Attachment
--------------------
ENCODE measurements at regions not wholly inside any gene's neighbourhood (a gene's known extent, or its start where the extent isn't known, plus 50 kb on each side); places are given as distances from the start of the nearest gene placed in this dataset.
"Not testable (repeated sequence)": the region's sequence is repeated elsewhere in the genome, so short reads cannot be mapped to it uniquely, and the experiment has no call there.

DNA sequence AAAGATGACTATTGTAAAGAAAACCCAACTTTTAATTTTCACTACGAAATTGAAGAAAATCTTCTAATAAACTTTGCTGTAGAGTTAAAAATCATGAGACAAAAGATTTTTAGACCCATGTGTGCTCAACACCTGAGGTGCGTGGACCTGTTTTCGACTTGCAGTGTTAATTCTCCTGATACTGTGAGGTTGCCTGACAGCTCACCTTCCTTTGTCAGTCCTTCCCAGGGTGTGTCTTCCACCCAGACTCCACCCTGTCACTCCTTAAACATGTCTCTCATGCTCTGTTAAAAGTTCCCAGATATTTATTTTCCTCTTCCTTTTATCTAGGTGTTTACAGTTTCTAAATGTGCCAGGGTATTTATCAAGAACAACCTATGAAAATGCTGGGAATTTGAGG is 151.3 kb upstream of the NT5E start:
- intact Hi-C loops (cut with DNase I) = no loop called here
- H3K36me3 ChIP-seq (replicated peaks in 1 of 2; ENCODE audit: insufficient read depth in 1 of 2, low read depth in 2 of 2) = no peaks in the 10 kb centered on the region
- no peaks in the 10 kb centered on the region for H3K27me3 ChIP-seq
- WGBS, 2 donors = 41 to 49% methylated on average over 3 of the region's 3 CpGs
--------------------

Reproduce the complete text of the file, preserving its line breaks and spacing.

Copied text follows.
ENCODE measurements at regions not wholly inside any gene's neighbourhood (a gene's known extent, or its start where the extent isn't known, plus 50 kb on each side); places are given as distances from the start of the nearest gene placed in this dataset.
"Not testable (repeated sequence)": the region's sequence is repeated elsewhere in the genome, so short reads cannot be mapped to it uniquely, and the experiment has no call there.

DNA sequence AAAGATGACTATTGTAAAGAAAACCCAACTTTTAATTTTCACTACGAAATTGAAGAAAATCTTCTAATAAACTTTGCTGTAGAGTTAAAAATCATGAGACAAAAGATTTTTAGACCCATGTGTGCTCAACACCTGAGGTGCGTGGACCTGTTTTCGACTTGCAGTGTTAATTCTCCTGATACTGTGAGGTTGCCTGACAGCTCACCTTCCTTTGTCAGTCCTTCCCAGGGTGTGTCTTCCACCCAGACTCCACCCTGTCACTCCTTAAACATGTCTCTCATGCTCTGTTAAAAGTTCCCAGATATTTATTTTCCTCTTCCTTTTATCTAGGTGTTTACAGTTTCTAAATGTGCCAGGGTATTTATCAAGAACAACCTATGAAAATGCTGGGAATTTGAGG is 151.3 kb upstream of the NT5E start:
- intact Hi-C loops (cut with DNase I) = no loop called here
- H3K36me3 ChIP-seq (replicated peaks in 1 of 2; ENCODE audit: insufficient read depth in 1 of 2, low read depth in 2 of 2) = no peaks in the 10 kb centered on the region
- no peaks in the 10 kb centered on the region for H3K27me3 ChIP-seq
- WGBS, 2 donors = 41 to 49% methylated on average over 3 of the region's 3 CpGs